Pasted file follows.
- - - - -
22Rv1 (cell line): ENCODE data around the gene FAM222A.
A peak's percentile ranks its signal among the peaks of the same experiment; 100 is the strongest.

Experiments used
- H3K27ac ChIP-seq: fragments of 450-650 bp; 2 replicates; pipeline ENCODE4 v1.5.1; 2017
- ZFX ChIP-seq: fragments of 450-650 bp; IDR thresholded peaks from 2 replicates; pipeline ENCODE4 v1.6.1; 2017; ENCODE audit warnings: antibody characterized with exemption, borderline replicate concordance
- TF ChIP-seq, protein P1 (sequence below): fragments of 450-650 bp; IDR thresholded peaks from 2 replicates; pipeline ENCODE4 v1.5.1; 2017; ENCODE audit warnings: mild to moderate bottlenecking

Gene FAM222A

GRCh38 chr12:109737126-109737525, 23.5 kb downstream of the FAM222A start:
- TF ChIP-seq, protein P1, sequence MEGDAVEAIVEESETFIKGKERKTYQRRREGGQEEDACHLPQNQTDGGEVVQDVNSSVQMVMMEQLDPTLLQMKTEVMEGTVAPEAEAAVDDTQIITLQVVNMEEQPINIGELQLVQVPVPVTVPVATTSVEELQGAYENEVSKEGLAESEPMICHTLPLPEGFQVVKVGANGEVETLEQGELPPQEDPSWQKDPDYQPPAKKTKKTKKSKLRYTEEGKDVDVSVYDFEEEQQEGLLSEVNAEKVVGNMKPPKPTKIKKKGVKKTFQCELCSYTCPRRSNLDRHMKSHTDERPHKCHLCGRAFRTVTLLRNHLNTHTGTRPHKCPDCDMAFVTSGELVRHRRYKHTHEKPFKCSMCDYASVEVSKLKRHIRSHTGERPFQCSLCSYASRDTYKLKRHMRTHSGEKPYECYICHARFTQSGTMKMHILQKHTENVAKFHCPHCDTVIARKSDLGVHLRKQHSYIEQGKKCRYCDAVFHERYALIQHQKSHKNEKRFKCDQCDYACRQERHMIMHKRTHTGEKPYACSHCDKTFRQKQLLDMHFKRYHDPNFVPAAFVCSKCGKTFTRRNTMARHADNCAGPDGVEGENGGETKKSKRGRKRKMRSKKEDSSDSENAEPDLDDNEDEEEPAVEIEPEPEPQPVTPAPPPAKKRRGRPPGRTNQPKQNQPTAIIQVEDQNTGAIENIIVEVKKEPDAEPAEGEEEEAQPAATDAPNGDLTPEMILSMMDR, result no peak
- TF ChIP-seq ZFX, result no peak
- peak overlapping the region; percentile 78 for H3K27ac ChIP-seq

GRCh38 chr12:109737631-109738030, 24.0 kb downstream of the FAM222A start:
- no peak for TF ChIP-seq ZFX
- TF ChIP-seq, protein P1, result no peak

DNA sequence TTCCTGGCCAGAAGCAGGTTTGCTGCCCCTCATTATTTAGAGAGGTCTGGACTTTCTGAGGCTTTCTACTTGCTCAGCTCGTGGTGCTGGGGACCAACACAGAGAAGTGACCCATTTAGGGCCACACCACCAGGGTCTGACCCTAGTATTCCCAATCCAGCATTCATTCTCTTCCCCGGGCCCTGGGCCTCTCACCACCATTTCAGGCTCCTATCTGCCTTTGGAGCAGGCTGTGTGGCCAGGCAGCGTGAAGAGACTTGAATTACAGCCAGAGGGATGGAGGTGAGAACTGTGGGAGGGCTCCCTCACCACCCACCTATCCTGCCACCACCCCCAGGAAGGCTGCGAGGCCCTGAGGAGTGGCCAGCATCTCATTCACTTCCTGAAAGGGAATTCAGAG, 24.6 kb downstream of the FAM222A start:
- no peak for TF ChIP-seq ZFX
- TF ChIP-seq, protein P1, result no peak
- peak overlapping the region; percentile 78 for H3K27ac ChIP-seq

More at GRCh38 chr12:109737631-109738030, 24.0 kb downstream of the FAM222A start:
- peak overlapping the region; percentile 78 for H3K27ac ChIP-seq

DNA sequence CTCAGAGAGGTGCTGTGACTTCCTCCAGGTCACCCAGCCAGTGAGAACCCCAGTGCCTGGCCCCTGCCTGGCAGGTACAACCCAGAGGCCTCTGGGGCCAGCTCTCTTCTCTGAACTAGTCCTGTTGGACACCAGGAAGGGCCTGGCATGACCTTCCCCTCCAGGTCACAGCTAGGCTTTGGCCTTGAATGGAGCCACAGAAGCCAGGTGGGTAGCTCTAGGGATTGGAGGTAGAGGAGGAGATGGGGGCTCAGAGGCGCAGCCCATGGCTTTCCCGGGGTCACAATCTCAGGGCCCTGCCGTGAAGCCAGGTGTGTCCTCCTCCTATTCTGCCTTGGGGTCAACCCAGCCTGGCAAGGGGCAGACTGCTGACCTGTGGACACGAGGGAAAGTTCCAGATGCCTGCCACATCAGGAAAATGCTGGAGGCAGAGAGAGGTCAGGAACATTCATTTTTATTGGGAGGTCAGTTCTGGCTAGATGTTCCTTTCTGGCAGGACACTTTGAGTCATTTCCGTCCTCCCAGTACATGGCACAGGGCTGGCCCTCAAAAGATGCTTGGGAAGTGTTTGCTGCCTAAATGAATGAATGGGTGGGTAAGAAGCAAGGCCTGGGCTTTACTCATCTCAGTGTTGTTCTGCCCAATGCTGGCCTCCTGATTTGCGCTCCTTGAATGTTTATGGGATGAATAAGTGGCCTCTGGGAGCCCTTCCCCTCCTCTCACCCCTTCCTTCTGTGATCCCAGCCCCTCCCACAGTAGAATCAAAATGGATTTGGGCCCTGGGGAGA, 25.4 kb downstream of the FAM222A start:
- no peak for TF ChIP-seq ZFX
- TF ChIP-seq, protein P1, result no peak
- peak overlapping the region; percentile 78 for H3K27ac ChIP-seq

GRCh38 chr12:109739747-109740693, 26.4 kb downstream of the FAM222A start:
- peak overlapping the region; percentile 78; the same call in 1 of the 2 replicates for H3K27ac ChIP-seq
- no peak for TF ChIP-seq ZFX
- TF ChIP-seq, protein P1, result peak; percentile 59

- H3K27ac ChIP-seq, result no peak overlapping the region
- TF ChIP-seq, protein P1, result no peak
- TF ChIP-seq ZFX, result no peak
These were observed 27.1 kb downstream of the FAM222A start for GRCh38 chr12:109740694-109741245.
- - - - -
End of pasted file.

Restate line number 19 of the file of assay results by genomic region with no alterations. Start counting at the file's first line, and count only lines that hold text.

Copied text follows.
More at GRCh38 chr12:109737631-109738030, 24.0 kb downstream of the FAM222A start: